41 research outputs found

    The Diversity and Ecological Role of Non-scleractinian Corals (Antipatharia and Alcyonacea) on Scleractinian Cold-Water Coral Mounds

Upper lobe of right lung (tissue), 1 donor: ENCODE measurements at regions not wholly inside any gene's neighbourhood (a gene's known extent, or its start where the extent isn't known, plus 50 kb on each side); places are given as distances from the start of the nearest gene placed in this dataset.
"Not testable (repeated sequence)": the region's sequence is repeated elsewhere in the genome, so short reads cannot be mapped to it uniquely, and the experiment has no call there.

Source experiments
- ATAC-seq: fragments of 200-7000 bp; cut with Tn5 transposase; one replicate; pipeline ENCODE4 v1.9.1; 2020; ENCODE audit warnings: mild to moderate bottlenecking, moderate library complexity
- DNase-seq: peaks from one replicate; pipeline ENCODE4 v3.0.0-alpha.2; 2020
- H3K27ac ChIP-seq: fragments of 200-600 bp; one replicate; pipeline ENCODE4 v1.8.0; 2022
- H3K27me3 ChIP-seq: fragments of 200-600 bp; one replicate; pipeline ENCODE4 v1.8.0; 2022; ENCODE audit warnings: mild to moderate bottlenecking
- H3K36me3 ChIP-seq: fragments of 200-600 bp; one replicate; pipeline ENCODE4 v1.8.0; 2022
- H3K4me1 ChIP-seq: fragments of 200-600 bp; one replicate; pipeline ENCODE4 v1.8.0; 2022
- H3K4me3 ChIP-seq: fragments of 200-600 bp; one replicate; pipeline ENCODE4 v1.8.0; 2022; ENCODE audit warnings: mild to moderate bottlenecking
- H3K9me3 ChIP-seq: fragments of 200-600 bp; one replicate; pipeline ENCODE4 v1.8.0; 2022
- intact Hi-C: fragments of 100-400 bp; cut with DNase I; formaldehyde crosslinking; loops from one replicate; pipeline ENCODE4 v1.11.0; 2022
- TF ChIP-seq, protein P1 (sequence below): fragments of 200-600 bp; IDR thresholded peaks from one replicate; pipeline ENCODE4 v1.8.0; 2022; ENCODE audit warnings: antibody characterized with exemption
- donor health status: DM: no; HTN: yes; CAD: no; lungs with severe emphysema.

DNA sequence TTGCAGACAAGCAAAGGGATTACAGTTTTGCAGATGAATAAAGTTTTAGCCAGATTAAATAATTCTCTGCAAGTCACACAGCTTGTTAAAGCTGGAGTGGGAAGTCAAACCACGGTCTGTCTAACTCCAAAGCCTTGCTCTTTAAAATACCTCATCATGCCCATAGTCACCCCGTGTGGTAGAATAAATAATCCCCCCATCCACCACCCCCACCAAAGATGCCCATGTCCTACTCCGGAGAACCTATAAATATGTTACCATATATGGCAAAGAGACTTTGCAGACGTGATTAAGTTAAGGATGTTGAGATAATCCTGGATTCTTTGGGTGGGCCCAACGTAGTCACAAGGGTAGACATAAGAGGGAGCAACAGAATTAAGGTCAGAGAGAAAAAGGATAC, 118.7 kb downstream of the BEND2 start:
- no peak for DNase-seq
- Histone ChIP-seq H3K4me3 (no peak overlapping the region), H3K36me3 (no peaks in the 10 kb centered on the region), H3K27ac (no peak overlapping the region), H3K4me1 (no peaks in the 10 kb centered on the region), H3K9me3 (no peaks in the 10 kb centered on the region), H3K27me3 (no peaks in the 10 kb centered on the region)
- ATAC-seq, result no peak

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    Cold-water coral carbonate mounds, created by framework-building scleractinian corals, are also important habitats for non-scleractinian corals, whose ecology and role are understudied in deep-sea environments. This paper describes the diversity, ecology and role of non-scleractinian corals on scleractinian cold-water coral carbonate mounds in the Logachev Mound Province, Rockall Bank, NE Atlantic. In total ten non-scleractinian species were identified, which were mapped out along eight ROV video transects. Eight species were identified as black corals (three belonging to the family Schizopathidae, one each to the Leiopathidae, Cladopathidae, and Antipathidae and two to an unknown family) and two as gorgonians (Isididae and Plexauridae). The most abundant species were Leiopathes sp. and Parantipathes sp. 2. Areas with a high diversity of non-scleractinian corals are interpreted to offer sufficient food, weak inter-species competition and the presence of heterogeneous and hard settlement substrates. A difference in the density and occurrence of small vs. large colonies of Leiopathes sp. was also observed, which is likely related to a difference in the stability of the substrate they choose for settlement. Non-scleractinian corals, especially black corals, are an important habitat for crabs, crinoids, and shrimps in the Logachev Mound Province. The carrier crab Paromola sp. was observed carrying the plexaurid Paramuricea sp. and a black coral species belonging to the genus Parantipathes, a behavior believed to provide the crab with camouflage or potentially a defense mechanism against predators. More information on the ecophysiology of non-scleractinian corals and fine-scale local organic matter supply are needed to understand what drives differences in their spatial distribution and community structure.</p